The Daily Muck


Ali Mohammed Nasser Mohammed was approved for released from Guantanamo Bay in May 2006. Because of confusion over his nationality, Mohammed is still being held in Cuba over a year later. (Washington Post)

The FBI’s terrorist watch list now contains over half a million names, raising the worry that the list is too large to be useful. (ABC’s The Blotter)

After nine unsuccessful requests that the Justice Department voluntarily turn over documents about domestic surveillance, the Senate Judiciary Committee is set to authorize subpoenas for the information. (Think Progress)

Better late than never. The State Department has decided to start a center whose aim will be to counter the message of terrorists. (McClatchy Newspapers)As Congress debates comprehensive immigration reform, the Washington Post reports that many illegal immigrants taken into custody by U.S. Immigration and Customs Enforcement have not received basic medial treatment, which means that those with preventable diseases have developed life-threatening conditions.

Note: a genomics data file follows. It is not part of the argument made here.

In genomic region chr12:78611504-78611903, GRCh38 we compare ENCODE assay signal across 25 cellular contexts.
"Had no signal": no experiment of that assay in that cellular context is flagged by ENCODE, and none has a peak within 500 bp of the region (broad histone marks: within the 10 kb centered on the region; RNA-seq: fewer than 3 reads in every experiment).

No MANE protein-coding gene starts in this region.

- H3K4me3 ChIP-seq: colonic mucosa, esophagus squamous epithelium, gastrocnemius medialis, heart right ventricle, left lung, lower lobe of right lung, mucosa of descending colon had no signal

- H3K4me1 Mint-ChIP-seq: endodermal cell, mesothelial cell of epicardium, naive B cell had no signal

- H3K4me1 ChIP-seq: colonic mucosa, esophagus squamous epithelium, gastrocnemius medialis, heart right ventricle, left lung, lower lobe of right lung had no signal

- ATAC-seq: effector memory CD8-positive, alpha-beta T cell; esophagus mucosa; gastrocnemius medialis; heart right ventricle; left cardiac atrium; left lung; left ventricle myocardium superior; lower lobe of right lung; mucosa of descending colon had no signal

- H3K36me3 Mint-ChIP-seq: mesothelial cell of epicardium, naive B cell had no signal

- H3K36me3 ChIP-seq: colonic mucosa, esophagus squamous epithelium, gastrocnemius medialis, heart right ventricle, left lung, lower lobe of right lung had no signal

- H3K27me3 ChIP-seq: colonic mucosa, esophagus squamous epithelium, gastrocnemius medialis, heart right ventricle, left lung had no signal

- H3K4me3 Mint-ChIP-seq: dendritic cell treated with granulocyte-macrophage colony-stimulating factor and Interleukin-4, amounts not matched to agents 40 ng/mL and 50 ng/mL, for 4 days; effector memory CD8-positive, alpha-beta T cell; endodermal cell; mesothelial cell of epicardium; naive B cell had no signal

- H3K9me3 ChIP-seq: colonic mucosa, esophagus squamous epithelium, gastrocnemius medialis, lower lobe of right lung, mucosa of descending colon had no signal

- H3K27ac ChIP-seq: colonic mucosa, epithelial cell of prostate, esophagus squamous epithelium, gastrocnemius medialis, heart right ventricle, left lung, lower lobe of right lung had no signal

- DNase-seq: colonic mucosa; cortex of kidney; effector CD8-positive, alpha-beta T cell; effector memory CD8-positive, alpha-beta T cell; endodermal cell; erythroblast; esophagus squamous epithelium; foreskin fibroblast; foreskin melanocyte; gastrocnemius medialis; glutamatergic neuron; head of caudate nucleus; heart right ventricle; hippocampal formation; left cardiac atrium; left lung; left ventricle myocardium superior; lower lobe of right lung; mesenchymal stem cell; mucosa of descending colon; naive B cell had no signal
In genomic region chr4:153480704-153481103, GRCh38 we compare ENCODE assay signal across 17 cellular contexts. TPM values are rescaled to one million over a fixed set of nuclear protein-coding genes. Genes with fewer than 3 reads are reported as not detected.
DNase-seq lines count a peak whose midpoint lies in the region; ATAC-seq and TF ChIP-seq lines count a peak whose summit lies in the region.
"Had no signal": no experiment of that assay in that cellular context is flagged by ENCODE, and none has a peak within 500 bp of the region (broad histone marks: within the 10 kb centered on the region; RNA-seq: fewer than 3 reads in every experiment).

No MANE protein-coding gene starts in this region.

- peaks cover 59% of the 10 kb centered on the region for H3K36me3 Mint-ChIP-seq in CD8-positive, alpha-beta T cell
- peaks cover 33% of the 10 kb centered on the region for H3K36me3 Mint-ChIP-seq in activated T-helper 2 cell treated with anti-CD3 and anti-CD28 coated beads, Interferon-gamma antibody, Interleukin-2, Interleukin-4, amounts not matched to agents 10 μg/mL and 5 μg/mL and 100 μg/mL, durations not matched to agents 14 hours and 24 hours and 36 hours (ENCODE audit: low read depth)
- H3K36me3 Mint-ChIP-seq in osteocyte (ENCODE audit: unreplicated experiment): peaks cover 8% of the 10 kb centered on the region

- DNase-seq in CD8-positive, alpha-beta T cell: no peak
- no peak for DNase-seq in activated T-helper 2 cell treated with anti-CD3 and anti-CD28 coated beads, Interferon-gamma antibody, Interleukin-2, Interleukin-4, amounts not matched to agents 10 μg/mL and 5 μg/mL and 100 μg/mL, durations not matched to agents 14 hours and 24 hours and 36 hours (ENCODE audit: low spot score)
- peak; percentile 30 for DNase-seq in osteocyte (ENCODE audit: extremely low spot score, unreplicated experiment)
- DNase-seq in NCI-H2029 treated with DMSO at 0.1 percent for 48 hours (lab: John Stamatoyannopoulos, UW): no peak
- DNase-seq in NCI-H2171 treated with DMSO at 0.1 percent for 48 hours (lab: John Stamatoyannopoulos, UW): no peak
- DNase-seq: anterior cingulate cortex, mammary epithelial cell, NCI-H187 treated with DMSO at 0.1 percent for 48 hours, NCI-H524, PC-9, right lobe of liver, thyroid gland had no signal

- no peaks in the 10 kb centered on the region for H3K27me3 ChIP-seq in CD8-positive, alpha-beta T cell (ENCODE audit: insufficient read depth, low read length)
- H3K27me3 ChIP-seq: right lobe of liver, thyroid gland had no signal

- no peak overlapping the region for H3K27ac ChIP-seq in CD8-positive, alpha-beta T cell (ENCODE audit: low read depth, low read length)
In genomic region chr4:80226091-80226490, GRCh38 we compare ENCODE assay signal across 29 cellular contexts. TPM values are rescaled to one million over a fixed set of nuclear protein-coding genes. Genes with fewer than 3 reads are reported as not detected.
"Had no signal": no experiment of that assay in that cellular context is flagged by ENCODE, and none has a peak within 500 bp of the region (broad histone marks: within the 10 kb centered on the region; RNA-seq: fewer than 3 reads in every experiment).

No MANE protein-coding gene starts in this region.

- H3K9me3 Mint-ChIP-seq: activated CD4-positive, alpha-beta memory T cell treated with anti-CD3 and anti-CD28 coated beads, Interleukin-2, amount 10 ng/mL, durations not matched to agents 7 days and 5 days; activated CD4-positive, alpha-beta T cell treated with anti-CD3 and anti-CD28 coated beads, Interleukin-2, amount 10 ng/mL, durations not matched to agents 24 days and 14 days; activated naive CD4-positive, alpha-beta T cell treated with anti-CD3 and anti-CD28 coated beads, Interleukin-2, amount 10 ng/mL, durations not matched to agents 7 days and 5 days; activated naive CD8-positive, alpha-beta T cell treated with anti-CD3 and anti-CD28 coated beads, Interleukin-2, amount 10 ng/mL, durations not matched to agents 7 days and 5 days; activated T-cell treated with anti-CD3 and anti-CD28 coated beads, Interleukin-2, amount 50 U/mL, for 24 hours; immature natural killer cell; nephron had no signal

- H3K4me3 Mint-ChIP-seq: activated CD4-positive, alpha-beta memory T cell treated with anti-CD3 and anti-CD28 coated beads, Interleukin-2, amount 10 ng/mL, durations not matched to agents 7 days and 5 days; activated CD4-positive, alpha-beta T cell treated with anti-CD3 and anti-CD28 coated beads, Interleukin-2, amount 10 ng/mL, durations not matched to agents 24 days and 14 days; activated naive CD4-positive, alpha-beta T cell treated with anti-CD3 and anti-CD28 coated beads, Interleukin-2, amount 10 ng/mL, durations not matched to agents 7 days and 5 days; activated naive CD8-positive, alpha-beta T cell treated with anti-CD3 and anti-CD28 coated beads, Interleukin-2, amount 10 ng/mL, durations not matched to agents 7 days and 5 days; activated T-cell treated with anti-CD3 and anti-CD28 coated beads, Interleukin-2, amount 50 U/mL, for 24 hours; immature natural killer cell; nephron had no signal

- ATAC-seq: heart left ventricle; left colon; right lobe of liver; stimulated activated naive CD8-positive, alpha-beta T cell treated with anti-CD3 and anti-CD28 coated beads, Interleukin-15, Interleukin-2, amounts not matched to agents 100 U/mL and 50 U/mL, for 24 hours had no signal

The Congressional war over earmarks continues, this time over the funding of a homeland security bill that has already produced a veto threat from President Bush. (Washington Post)

A San-Francisco faith-based organization has put to good use two former Coast Guard cutters given to them through congressional earmarking. Unfortunately, the boats were never used on humanitarian missions as promised; the boats were sold almost immediately to pay their bills. (NY Times)

The FBI’s Boston office is warning research universities to watch their labs for spies and potential terrorists. (Associated Press)

At least 850 former marine base residents are seeking compensation for illnesses that have resulted from the contaminated water source that they lived with for three decades. (Associated Press)

For soldiers and citizens abroad, a confusing and inefficient system of absentee voting has five million Americans worrying whether their vote will be cast in the upcoming election season. (NY Times)